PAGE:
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Body and Seoul
In South Korea, a remarkable protest movement is shaking up politics. But there’s still no happy ending in sight

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Picture Alliance
Picture Alliance
The protests have been surprisingly peaceful. The demonstrators even cleared up their rubbish afterwards

On 9 December, South Korea’s National Assembly voted to impeach President Park Geun-hye. It was a step that had become unavoidable. The scandal around alleged cronyism and corruption in Park’s most intimate personal circles has completely eroded trust in the president. Increasingly large demonstrations against the conservative leader have been held in the capital Seoul and other major cities every Saturday since late October. Some of these marches saw over a million people take to the streets. On 3 December, up to an estimated 2.3 million people took part in protests across the country.

Park’s attempts to appease her compatriots by issuing half-hearted apologies, dismissing aides and even making a conditional offer to step down were unsuccessful. Through the demonstrations, citizens asserted with increased vigour their democratic right to remove the president. Park was allegedly involved in corrupt schemes with her close friend Choi Soon-sil. It appears she also allowed the latter to manipulate her and intervene in her official duties. A large majority of people, polls show, have decided enough is enough.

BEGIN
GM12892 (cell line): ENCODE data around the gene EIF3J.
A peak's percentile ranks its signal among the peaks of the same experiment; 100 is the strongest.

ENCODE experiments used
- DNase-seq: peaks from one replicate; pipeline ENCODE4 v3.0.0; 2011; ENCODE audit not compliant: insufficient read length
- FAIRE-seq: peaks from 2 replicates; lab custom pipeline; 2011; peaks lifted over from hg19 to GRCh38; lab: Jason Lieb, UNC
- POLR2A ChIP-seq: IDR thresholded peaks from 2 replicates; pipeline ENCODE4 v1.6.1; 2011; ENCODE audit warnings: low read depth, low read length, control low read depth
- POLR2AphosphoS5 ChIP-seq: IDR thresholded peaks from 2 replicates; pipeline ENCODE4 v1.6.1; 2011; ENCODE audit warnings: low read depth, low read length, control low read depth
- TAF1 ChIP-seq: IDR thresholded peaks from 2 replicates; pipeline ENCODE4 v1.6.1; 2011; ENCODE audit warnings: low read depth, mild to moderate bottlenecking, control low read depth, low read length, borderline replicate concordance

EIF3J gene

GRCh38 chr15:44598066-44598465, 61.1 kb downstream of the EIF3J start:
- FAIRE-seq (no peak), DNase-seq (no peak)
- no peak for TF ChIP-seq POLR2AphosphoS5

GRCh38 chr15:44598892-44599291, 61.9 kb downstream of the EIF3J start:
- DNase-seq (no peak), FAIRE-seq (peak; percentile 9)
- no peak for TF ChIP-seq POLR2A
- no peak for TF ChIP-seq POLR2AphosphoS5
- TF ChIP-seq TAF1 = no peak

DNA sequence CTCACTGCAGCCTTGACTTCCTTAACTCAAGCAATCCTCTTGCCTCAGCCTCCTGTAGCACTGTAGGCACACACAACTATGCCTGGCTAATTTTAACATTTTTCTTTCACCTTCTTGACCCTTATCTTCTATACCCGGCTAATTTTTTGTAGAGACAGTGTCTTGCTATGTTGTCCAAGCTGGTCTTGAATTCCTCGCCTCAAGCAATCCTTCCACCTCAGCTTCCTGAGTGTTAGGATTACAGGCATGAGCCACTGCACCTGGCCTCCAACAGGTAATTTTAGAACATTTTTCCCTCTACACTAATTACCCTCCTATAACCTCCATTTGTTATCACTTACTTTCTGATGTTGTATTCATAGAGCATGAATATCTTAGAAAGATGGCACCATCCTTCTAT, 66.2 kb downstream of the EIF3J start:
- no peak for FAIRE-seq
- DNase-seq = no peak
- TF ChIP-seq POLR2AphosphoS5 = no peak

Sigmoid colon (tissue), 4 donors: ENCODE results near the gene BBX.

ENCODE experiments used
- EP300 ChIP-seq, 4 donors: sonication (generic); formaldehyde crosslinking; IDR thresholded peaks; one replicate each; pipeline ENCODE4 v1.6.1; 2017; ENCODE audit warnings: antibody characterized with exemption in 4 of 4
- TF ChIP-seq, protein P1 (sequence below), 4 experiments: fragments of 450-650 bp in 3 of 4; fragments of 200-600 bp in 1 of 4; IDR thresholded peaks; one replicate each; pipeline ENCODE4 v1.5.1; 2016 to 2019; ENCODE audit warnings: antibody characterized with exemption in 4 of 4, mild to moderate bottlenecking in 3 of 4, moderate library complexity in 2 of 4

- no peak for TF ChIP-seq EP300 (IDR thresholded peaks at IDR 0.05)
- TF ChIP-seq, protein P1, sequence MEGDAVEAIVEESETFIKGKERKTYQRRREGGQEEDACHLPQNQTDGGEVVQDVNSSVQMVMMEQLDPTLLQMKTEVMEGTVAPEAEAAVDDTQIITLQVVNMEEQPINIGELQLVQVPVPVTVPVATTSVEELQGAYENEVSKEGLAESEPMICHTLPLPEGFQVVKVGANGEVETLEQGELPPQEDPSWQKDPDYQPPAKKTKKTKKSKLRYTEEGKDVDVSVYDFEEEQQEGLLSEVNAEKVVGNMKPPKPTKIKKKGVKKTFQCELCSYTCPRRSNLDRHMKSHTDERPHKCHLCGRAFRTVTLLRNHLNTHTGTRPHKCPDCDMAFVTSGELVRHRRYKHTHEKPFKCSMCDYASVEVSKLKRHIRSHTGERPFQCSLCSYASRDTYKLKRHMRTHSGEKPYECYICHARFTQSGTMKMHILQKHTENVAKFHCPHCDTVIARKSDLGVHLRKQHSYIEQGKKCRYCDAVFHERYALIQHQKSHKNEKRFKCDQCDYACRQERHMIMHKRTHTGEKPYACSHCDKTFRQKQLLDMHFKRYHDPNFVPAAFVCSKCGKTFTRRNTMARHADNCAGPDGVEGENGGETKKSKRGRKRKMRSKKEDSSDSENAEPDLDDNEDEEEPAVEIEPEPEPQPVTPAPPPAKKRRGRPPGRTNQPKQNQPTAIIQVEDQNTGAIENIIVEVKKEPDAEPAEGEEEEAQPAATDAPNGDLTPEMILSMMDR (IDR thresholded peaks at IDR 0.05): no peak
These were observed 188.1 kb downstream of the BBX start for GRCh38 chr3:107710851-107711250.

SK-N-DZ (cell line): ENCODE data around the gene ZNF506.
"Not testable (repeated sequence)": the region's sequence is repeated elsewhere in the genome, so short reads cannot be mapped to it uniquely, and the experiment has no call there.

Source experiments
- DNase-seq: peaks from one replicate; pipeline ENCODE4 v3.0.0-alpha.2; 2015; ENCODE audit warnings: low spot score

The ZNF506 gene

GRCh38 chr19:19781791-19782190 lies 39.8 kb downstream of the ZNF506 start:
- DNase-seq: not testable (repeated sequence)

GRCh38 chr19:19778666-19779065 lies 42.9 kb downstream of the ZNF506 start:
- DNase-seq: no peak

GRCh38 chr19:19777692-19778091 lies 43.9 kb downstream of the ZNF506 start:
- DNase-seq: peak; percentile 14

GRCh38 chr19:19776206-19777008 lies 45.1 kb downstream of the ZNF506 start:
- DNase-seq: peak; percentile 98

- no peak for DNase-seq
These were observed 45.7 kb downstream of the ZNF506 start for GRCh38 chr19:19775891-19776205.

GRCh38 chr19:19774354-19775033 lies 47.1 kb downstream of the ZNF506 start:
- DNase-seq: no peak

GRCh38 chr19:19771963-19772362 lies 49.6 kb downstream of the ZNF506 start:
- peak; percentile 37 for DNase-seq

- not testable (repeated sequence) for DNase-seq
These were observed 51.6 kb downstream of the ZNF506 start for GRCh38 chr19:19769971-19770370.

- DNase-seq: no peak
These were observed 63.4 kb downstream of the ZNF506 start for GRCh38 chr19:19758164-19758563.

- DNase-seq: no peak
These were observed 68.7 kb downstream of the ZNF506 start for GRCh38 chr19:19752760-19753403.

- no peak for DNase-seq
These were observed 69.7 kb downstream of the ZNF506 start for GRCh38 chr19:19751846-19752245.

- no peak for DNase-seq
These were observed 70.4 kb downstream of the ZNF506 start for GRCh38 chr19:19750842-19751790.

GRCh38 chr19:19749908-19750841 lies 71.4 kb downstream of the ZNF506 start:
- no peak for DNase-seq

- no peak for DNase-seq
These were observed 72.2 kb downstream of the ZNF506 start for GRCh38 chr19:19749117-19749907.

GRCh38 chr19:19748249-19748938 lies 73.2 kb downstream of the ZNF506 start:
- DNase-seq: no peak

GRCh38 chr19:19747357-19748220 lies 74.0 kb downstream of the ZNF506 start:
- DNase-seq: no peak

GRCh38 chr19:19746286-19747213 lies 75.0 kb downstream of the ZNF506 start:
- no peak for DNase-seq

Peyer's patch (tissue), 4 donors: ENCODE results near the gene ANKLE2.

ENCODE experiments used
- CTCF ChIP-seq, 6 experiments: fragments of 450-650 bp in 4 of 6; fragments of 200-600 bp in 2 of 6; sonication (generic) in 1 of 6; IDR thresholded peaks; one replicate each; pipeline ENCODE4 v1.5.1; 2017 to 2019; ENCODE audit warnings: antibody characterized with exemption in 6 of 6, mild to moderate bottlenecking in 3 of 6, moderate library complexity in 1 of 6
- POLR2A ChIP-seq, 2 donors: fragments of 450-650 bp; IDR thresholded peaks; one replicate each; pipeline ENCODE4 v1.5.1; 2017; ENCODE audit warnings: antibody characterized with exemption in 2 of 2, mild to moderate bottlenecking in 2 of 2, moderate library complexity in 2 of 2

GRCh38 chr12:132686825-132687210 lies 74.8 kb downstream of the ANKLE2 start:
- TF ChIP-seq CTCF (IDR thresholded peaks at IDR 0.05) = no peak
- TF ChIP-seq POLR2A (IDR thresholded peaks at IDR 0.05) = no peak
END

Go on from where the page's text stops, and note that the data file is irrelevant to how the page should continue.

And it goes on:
In April 2014 a South Korean passenger ferry capsized, causing 304 fatalities. Park was uncontactable for hours.

Even before corruption allegations came to light, Park’s reputation was less than stellar. On 16 April 2014 the ferry Sewol sank, causeing 304 fatalities – mostly schoolchildren. Yet Park was uncontactable for seven hours. She has so far refused to give a reason for her absence. Some conjectured that Park, who is single, might have been having a romantic liaison or taking part in a shamanic ritual. More recently newspapers have speculated she was undergoing medical or cosmetic treatment. However, the matter remains unclear to this day.

What is clear is that the president was not there for her people as she had promised in her election campaign and that she did not believe she needed to account to them for her actions. Meanwhile, the ferry disaster, which could have been avoided and was exacerbated by corruption, cronyism and failures on the part of the authorities, took its tragic course.

Calls for impeachment

The constantly expanding mass protests every Saturday from late October to early December caught politicians and the media by surprise. The opposition’s response was initially hesitant, and they had to be pushed into filing an impeachment motion against Park. When they did so, the motion was supported by almost half the parliamentary representatives of Park’s own conservative party.